997 All Other Legals ORDER TO SHOW CAUSE FOR CHANGE OF NAME SUPERIOR COURT OF THE STATE OF CALIFORNIA FOR THE COUNTY OF MARIN. No. CIV 1002181. TO ALL INTERESTED PERSONS: Petitioner MEGHAN MARIE GRUDZIEU filed a petition with this court for a decree changing names as follows: MEGHAN MARIE GRUDZIEU to MEGHAN MARIE MILIC. THE COURT ORDERS that all persons interested in this matter shall appear before this court at the hearing indicated below to show cause, if any, why the petition for change of name should not be granted. Any person objecting to the name changes described above must file a written objection that includes the reasons for the objection at least two court days before the matter is scheduled to be heard and must appear at the hearing to show cause why the petition should not be granted. If no written objection is timely filed, the court may grant the petition without a hearing. NOTICE OF HEARING: July 1, 2010, 8:30 a.m., Dept. E, Superior Court of California, County of Marin, 3501 Civic Center Drive, Room E, San Rafael, CA, 94913-4988. A copy of this ORDER TO SHOW CAUSE shall be published at least once each week for four successive weeks prior to the date set for hearing on the petition in the following newspaper of general circulation, printed in the county of Marin: PACIFIC SUN. Date: April 27, 2010 /s/ JAMES R. RITCHIE, JUDGE OF THE SUPERIOR COURT (Pacific Sun: May 14, 21, 28; June 4, 2010) NOTICE OF PETITION TO ADMINISTER ESTATE OF: HAROLD R. MCCULLOUGH, aka HAROLD MCCULLOUGH. Case No. PR-1002453. To all heirs, beneficiaries, creditors, contingent creditors and persons who may otherwise be interested in the will or estate, or both, of HAROLD R. MCCULLOUGH, aka HAROLD MCCULLOUGH. A PETITION FOR PROBATE has been filed by: RUTH A. DE MARTINI in the Superior Court of California, County of MARIN. THE PETITION FOR PROBATE requests that RUTH A. DE MARTINI be appointed as personal representative to administer the estate of the decedent. THE PETITION requests authority to administer the estate under the Independent Administration of Estates Act. (This authority will allow the personal representative to take many actions without obtaining court approval. Before taking certain very important actions, however, the personal representative will be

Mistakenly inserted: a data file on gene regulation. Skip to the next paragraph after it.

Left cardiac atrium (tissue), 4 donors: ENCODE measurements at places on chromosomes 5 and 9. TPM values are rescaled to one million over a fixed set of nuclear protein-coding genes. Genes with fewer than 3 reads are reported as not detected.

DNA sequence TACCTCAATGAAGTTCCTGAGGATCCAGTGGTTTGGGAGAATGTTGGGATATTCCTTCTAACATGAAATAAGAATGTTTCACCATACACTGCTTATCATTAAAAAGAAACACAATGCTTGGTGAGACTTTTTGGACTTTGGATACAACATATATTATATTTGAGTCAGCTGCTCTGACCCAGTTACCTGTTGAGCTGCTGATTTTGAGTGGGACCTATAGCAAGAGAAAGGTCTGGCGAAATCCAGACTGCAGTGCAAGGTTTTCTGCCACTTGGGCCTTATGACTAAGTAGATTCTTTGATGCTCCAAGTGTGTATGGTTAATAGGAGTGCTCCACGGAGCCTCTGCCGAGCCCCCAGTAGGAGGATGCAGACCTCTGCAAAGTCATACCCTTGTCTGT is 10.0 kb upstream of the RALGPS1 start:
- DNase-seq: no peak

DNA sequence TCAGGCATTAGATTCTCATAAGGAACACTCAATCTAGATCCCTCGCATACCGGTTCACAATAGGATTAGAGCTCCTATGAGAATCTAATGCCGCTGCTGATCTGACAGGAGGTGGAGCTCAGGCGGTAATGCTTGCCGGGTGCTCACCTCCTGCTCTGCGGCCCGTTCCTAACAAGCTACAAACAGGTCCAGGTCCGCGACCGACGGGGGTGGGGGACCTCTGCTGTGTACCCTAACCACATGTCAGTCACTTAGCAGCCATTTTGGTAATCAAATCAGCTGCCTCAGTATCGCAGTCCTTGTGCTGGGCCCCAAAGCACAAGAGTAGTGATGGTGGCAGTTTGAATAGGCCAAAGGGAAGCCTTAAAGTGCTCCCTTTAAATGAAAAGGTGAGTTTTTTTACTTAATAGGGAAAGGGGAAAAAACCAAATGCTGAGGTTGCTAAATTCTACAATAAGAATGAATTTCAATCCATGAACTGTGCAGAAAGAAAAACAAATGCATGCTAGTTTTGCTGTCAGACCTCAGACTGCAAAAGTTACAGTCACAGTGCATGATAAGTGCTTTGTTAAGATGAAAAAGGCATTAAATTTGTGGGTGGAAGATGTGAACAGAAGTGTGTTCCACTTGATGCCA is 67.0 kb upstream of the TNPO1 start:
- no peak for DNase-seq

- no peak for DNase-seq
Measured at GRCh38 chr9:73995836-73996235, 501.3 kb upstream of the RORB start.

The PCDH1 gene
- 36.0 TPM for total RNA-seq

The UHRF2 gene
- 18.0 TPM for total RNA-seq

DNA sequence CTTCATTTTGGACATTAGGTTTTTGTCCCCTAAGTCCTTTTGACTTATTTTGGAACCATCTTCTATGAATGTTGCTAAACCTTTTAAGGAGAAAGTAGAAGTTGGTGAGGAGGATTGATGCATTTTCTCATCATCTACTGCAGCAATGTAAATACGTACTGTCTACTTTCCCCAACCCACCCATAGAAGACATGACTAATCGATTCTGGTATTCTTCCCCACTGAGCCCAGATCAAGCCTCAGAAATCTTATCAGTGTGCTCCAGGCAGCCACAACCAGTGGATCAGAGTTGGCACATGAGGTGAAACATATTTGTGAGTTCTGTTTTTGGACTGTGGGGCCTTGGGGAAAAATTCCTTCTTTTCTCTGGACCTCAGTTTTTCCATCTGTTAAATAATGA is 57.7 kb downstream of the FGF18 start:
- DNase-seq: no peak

required to give notice to interested persons unless they have waived notice or consented to the proposed action.) The independent administration authority will be granted unless an interested person files an objection to the petition and shows good cause why the court should not grant the authority. A HEARING on the petition will be held in this court as follows: June 14, 2010 at 8:30 a.m. in Dept.: K, Room: K, of the Superior Court of California, Marin County, located at Superior Court of California, County of Marin, 3501 Civic Center Drive, San Rafael, CA. IF YOU OBJECT to the granting of the petition, you should appear at the hearing and state your objections or file written objections with the court before the hearing. Your appearance may be in person or by your attorney. IF YOU ARE A CREDITOR or a contingent creditor of the decedent, you must file your claim with the court and mail a copy to the personal representative appointed by the court within four months from the date of first issuance of letters as provided in section 9100 of the California Probate Code. The time for filing claims will not expire before four months from the hearing date noticed above. YOU MAY EXAMINE the file kept by the court. If you are a person interested in the estate, you may file with the court a Request for Special Notice (form DE-154) of the filing of an inventory and appraisal of estate assets or of any petition or account as provided in Probate Code section 1250. A Request for Special Notice form is available from the court clerk. Attorney for Petitioner: /s/ DAVID S. THOMAS, POST OFFICE BOX 346, PINE GROVE, CA 95665, (209) 296-2220. (Publication Dates: May 21, 28; June 4, 2010) PUBLIC NOTICE: NOTICE OF PUBLIC SALE. Sausalito Mini Storage according to the provisions of Division 8 of the California Business and Professional Code, Chapter 10, Section 21707(a) hereby gives NOTICE OF PUBLIC SALE. Sausalito Mini Storage will conduct a public sale of the contents of the storage units named below, with the contents being sold for lawful money of the United States of America. The Sale is being held to satisfy an OWNER’S LIEN and will be held at: SAUSALITO MINI STORAGE, 415 COLOMA STREET, SAUSALITO, CA 94965. The property will be sold to the highest bidder on WEDNESDAY, JUNE 23, 2010 at 11:00 AM. Should it be impossible to sell all of the lots on the above date, the sale will be continued to another date as announced by the auctioneer, Duane M. Hines, Bond No. RED 1016142. The property to be sold consists of household goods and personal effects belonging to the occupant(s) identified below. For additional information call: (415) 332-6520, Monday – Friday, 9:00 AM to 5:00 PM. Name of owner is followed by lot number: SHARON MORTENSON: UNIT #262; LOU ENCINGER: UNIT #701; DONNA HICKEY: UNIT #208; STANLEY HUDSON: UNIT #D-104; TERRE LAYTON: UNIT #D-120. Pacific Sun: (June 4, 11, 2010)